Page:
Posner lays out clearly many of the present and future solvency and default risks to the United States federal government. He bases some of the analysis on a valuable recent Morgan Stanley report with the provocative title “Ask Not Whether Governments Will Default, but How”. Default on some of their debt by countries like Greece and Italy are real possibilities, and default by leading countries like the US and Germany is surely possible. But I do not believe their default is at all inevitable.
The report first presents the usual measure of default risk- the ratio of government debt (not held by other government agencies) to GDP in 2009- for the federal government of the US and for eight European nations: France, Germany, Greece, Ireland, Italy, Portugal, Spain and the United Kingdom. On this criterion, Greece and Italy look in trouble, with ratios of about 1.15, and the US looks in reasonable good shape, with a ratio of about ½, which is much lower than that for most of the other nations in their comparison set. For example, Germany’s debt/GDP ratio is 0.73, while the United Kingdom’s ratio is 0. 68.
Morgan Stanley’s report argues debt/GDP is not a good measure of default risk, and suggests instead the ratio of debt to government revenues. On this measure, the US looks terrible, with a ratio of 3.58. This ratio is much higher than that of the eight European nations because they tax a much larger fraction of GDP than the federal government of the US does. Yet it is not obvious to me that using tax revenue rather than GDP in the denominator is a better measure of solvency risk. Countries that already collect a sizeable fraction of GDP as tax revenue have less room to raise taxes than do countries like the US that tax a much smaller fraction. This argument suggests that the high GDP/tax revenue ratio for the US makes its solvency risk lower rather than higher compared to Europe. On the other hand, that the American federal government raises so much less may be a sign of greater resistance to higher taxes in the United States than in Europe.
On balance I believe it is better to use the debt/GDP measure, although the discussion that follows would be the same with either measure. Two main factors will determine the size of the default risk for the US as well as Europe. As both Posner and the report emphasize, a frightening prospect is the expected growth in entitlements over time, especially the growth in medical care spending. This is partly due to the continuing aging of populations in developed countries since older persons take a greatly disproportionate share of spending on medical care. Even more important than aging itself is that spending on each older age group has risen at a fast rate over time with the development of expensive new drugs and surgeries.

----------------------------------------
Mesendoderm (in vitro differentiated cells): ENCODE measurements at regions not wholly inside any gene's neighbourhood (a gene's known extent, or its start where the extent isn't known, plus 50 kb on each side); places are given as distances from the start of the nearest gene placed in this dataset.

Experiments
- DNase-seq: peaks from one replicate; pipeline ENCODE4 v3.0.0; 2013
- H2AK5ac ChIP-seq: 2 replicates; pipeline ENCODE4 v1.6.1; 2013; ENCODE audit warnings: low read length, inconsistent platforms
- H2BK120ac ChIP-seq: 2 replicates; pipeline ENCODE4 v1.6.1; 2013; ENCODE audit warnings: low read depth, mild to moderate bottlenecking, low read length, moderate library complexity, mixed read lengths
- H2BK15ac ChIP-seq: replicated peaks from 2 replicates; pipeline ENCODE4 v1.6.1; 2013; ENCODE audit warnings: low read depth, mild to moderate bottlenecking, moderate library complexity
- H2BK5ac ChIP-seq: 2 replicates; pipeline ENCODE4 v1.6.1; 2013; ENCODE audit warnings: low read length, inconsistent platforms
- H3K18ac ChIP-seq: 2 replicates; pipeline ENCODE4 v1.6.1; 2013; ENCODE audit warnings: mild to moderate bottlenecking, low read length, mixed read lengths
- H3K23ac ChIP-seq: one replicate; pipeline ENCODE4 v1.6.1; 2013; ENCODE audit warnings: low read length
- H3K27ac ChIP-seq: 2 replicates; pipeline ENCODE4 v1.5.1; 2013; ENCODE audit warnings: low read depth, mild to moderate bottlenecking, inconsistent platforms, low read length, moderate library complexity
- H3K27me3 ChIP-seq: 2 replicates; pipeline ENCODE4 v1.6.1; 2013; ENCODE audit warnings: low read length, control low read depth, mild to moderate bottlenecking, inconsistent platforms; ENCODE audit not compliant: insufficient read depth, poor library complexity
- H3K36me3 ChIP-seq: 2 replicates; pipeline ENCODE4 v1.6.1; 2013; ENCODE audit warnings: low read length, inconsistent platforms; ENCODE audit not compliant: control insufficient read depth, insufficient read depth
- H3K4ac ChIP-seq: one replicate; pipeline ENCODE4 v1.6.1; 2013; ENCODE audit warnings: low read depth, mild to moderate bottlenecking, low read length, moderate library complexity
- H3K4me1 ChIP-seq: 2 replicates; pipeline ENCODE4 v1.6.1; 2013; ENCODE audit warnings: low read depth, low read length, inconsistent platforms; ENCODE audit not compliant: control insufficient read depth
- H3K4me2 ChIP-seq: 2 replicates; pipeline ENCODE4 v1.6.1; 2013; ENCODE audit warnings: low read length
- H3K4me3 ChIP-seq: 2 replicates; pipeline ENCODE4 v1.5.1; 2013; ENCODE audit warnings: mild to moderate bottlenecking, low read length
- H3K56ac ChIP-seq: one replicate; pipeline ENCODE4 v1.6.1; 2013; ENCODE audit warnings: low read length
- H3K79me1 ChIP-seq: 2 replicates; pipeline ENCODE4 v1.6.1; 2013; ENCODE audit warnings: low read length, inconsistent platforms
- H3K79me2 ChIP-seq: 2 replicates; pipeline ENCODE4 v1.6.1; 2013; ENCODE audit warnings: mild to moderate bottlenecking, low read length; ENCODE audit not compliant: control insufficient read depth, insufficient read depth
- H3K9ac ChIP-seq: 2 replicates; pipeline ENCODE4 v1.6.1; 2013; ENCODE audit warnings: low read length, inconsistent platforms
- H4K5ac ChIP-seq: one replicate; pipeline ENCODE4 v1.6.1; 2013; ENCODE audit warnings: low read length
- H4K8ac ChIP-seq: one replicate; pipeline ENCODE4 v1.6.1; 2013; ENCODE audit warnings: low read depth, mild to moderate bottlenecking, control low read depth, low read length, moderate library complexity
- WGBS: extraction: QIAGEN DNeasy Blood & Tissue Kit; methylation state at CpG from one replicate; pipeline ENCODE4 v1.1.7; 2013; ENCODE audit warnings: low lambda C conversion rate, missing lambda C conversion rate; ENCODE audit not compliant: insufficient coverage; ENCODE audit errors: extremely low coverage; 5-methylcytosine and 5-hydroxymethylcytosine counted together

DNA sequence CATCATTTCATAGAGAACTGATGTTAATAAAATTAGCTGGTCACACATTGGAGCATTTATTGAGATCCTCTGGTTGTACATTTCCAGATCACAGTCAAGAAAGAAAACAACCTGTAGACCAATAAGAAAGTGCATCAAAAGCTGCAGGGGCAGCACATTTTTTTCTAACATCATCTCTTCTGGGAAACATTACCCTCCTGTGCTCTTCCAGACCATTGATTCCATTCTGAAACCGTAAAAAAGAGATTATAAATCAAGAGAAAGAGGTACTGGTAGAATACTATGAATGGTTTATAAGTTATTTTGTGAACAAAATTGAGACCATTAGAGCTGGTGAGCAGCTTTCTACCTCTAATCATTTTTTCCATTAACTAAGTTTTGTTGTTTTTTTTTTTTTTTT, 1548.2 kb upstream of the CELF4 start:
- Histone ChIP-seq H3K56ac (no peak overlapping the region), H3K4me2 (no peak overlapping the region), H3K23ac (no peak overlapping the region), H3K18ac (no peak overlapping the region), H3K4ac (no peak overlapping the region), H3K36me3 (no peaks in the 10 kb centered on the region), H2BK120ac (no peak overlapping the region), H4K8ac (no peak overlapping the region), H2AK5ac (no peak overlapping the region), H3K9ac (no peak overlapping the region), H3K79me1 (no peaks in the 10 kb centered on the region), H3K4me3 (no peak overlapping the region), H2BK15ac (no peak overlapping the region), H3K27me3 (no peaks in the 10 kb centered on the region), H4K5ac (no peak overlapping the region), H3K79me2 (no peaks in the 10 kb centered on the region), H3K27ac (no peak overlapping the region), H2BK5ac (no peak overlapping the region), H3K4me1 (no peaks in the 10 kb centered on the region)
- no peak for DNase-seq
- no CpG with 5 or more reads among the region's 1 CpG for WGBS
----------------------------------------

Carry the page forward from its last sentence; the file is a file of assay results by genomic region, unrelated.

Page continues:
In the Affordable Care Act that became law in March of 2010, Congress and the president tried to address the high and growing spending by the US on healthcare. The US ratio of spending to GDP is approaching 17%, which is essentially the highest ratio in the world. Unfortunately, in many ways this law worsens America’s approach to health care rather than improves it. One main defect is the failure of this Act to increase the quite small ratio of out of pocket spending by older sick individuals on their own healthcare compared to their spending out of tax dollars. Obviously, individuals have much less incentive to economize on unnecessary health spending, such as the removal of the prostate for 85 year old men with prostate cancer, when the great majority of their spending comes from tax dollars rather than from their own income and wealth. Another serious defect of the law is that it extends rather than contracts the American reliance on employer provided health care. My post on the new law on March 28th discusses other defects.
The Morgan Stanley report does not give much weight to the potential of faster economic growth to reduce the likelihood of sovereign default risk. If the rate of growth in GDP were speeded up, the debt/GDP ratio might be kept under control even without governments collecting a much larger share of GDP in tax revenue, as long as the growth in government spending did not adjust upward to the faster growth in the economy. For example, if the economy grew in the long run by 2% per capita per year rather than 1.5% per capita per year, GDP per capita would double in about 36 years rather than in 48 years. This difference in the level of GDP achieved over time would greatly improve the ability of governments to handle their debt.
In recent months I have argued in several posts on this blog that governments should be concentrating on trying to speed up longer-term economic growth rather than promoting further stimulus packages and other short run palliatives. Faster long term growth in per capita incomes and real reform in the looming health and retirement entitlement are the only truly effective and efficient ways to greatly reduce the risk of eventual default on sovereign debt by the US, Europe, and other nations.